And . . . action! As the uproarious trio returns, sensitive Sean takes the spotlight — scripting a low-low-budget film while fielding unexpected female fans. Coop is cooking up another sure-misfire scheme (big surprise), and this time the comedy plays out from Sean’s point of view. What’s the new master plan? Making a cheapo horror movie guaranteed to make Coop, Sean, and Matt filthy rich! It’s a terrible idea, and Sean knows it. But he actually is desperate for cash — and for a way to wipe that big fat L off his...
And . . . action! As the uproarious trio returns, sensitive Sean takes the spotlight — scripting a low-low-budget film while fielding unexpected female fans. Coop is cooking up another sure-misfire scheme (big surprise), and this time the comedy plays out from Sean’s point of view. What’s the new master plan? Making a cheapo horror movie guaranteed to make Coop, Sean, and Matt filthy rich! It’s a terrible idea, and Sean knows it. But he actually is desperate for cash — and for a way to wipe that big fat L off his girlfriend-less forehead. But when he agrees to write a script about the attack of zombie-vampire humanzees, he has no idea just how powerful a chick magnet this movie will be. Suddenly Sean is juggling not one but three interested ladies. There’s his accidental-girlfriend-turned-psychotic-stalker, Evelyn. There’s the wicked hot actress from drama class, Leyna, who seems willing to do anything to land the starring role. And even his twin sister’s gothed-out best friend, Nessa, is looking at Sean in a whole new way. Will any of them wind up as Sean’s true leading lady? Will Sean stop being a doormat and finally start calling the shots?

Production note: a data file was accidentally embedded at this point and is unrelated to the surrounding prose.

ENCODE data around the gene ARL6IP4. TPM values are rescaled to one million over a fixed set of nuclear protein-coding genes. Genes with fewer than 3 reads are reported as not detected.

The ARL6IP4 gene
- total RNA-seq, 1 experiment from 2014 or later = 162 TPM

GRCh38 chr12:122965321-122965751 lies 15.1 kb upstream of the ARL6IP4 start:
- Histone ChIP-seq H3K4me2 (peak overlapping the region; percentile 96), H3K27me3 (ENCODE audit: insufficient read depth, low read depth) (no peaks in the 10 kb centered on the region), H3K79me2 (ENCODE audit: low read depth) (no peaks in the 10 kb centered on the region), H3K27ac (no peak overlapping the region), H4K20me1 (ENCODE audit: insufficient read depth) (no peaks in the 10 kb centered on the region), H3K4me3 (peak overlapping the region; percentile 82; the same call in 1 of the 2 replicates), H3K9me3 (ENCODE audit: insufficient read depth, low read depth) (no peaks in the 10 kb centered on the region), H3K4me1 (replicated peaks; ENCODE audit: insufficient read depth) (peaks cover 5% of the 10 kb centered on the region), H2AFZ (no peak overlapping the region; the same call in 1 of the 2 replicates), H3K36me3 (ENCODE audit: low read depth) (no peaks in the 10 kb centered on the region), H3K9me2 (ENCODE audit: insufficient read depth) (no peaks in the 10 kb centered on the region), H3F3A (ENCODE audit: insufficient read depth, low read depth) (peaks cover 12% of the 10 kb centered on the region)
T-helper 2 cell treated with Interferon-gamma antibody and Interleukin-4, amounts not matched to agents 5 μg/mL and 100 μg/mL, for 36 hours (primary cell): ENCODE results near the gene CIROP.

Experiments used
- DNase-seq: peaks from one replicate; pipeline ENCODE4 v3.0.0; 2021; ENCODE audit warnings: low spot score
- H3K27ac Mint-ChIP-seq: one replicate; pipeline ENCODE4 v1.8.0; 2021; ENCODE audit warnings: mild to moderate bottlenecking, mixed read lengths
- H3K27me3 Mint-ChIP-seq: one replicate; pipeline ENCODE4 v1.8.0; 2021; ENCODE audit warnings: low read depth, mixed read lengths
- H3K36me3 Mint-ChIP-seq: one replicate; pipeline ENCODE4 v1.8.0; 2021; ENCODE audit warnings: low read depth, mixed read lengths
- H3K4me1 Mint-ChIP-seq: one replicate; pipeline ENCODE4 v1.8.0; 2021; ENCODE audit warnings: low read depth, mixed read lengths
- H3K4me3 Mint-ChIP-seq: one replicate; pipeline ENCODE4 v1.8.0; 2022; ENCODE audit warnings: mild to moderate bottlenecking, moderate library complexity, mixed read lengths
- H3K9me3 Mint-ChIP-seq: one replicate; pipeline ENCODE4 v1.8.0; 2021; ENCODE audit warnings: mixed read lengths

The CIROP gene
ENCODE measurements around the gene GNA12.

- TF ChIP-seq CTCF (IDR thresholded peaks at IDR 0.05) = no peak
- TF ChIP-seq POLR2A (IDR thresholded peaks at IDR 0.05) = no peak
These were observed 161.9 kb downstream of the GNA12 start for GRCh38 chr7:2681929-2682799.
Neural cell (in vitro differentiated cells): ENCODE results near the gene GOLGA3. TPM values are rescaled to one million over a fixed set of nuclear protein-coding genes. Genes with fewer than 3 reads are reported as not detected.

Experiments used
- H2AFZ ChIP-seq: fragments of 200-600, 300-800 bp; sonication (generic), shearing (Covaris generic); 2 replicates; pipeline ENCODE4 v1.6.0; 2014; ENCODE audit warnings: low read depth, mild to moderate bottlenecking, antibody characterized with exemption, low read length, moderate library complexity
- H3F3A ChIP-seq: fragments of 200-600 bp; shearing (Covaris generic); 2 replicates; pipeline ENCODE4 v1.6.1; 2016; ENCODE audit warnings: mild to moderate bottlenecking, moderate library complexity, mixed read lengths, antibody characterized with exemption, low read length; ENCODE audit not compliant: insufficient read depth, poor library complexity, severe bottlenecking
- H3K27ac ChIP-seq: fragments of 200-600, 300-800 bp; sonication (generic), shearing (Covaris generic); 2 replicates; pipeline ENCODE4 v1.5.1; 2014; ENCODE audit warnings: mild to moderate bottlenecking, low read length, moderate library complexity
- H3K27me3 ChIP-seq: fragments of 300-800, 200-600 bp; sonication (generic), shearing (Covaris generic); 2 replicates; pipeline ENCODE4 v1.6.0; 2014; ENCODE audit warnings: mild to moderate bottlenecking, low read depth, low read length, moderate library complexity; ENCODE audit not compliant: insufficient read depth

Gr 8 Up—The hilarious and appropriately crude teens Coop, Matt, and Sean from Swim the Fly (2009) and Beat the Band (2010, both Candlewick) are back. For their final story,Sean takes the lead. He has just learned that his mother is pregnant, and, as a result, he will have to share a bedroom with his sister, Cathy. Coop convinces Sean and Matt to join him in a scheme that he guarantees will reward them with more than enough cash to put an extension on Sean's house. The plan is to make a horror movie and win the $50,000 prize at TerrorFest. Sean hopes that the film will get him out of bunking with his annoying twin and maybe even land him a girlfriend. Coop's plans are destined to misfire, and their work results in a trio of love interests for Sean (including a crazy stalker girlfriend), lots of quality time with a stoner uncle, threats from an ex-marine, bird poop, monkey masks, and a whole lot of laughs. Simply put, Call the Shots is funny. Calame nails the language and thought processes of younger teenaged males. The crudeness is authentic and far from gratuitous, and it's quickly overshadowed by the story's heart. Shots is the last taste of this magnetic trio, and Calame has given it massive appeal.Emily Chornomaz, Camden County Library System, NJ